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In a conversation with electrical engineer Cherish Bauer-Reich, we consider factors that encourage or dissuade women from entering the engineering profession.
- Over the past thirty years, Jeff has seen a definite increase in the number of women attending engineering school.
- The American Society of Mechanical Engineers (ASME) reports that women now comprise around 14% of the U.S. engineering workforce, as compared with less than 6% in the early 1980s.
- Our guest is electrical engineer Cherish Bauer-Reich, who specializes in electromagnetics, antennas, and RFID systems.
- Cherish authors a blog titled, “Faraday’s Cage is where you put Schroedinger’s Cat.”
- Carmen mentions that North Carolina is dealing with a rare snowstorm, and the results are not pretty.
- Our guest is working on her PhD in the area of geophysics.
- Cherish says she notices distinct differences between the problem-solving approaches of scientists and engineers.
- In her early college experiences, Cherish says she encountered open hostility from those who felt women did not belong in science and engineering courses.
- In many cases, our guest points out, the slights to women are not intentional; one example is an IEEE headline about the Arduino being so easy that “even your Mom can program.”
- While the percentage of women in her Physics and Electrical Engineering courses have remained in the range of 10-20%, Cherish says that there is a much higher percentage of women in the field of geology.
- Cherish believes that the mentoring of students by faculty members has a significant influence on the number of women that stay in a particular field.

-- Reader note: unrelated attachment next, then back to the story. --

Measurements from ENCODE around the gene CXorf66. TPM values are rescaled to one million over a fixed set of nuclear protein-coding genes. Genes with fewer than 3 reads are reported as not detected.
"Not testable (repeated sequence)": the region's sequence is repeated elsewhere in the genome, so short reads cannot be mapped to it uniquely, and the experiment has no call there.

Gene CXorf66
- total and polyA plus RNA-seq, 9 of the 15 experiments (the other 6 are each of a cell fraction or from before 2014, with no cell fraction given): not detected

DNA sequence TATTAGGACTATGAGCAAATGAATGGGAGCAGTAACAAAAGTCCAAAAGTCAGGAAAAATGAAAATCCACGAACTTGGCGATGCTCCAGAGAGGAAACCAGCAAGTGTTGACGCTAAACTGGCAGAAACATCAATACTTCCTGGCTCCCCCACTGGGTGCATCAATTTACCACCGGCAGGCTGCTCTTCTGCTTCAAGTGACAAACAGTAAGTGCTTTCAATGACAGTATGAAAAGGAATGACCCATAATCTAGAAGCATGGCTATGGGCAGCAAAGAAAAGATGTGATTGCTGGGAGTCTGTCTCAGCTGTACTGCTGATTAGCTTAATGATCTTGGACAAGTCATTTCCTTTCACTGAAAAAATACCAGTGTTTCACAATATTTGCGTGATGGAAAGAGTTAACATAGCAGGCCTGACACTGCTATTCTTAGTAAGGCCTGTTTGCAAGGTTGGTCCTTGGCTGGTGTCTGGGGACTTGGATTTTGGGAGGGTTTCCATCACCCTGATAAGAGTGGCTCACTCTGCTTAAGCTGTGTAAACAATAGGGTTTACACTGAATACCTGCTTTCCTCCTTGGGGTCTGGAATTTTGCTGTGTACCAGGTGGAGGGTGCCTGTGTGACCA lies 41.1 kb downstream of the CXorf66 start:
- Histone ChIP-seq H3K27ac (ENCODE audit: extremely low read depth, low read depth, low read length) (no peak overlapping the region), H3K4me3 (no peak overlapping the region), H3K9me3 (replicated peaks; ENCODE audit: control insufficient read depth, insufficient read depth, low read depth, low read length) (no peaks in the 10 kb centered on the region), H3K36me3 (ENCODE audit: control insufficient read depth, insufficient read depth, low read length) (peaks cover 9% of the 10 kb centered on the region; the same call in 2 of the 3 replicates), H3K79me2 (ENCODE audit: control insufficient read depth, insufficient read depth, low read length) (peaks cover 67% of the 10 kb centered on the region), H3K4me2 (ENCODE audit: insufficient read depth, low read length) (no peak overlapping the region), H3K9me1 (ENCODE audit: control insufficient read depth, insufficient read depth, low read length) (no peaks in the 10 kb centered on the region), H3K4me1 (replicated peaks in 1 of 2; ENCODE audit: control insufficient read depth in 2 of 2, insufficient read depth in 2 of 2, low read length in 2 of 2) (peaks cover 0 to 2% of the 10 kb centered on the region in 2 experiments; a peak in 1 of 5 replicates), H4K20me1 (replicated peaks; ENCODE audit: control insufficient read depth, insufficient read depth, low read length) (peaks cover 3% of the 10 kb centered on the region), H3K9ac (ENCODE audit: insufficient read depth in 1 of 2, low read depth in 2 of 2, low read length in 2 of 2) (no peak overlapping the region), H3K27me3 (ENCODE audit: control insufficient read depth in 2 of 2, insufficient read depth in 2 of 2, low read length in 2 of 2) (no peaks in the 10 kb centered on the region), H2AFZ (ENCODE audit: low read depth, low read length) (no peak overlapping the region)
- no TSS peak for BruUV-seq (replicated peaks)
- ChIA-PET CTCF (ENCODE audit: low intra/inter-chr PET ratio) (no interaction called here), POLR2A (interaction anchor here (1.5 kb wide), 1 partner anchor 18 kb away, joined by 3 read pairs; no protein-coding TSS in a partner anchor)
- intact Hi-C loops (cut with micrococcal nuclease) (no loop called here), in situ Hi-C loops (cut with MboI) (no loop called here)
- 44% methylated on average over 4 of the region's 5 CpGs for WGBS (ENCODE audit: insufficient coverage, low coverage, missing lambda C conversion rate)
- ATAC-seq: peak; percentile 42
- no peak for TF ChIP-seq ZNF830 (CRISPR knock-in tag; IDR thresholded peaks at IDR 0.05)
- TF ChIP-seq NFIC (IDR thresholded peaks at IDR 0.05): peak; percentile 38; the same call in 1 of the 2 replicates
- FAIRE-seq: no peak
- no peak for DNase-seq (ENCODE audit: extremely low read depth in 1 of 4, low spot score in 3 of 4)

- When she talked with friends and mentors about pursuing an engineering degree, our guest was advised on several occasions to avoid the engineering profession.
- In high school, Cherish was dissuaded from taking math and science classes by school counselors.
- Carmen mentions a blog post, “I only wear goggles while swimming,” in which Cherish references a story concerning the reaction of middle-school students to learning about the lives of scientists.
- Blogging, and communicating with others through the internet, helped our guest deal with some difficult times.
- There was a dustup over a Reddit comment concerning the EEweb interview that featured Cherish.
- Adam inquires as whether there are regional differences in the sexism that women face.
- Not only is Cherish married to an engineer, but she gets to work with her husband as well.
- Carmen presses our guest on how she represents imaginary numbers; the electrical engineering “j,” or the wrong way.
- Cherish has mixed feelings about the “pinkification” of toys and tools intended to encourage girls to develop an interest in science and engineering.
- Carmen notes a recent video, intended to motivate young women to pursue science careers, that received criticism as being “offensive” and “insulting.”
- An ad for Goldieblox, set to music by the Beastie Boys, is also mentioned.
- Jeff mentions a recent newspaper article that discusses the inability of engineers to effectively share engineering’s positive influence has on human welfare, especially with girls and women.
- Cherish can be found on Twitter, and at her blog.
Thanks to UN Women for the photograph titled “Solar engineering student from Malawi, training in India.” Podcast theme music provided by Paul Stevenson.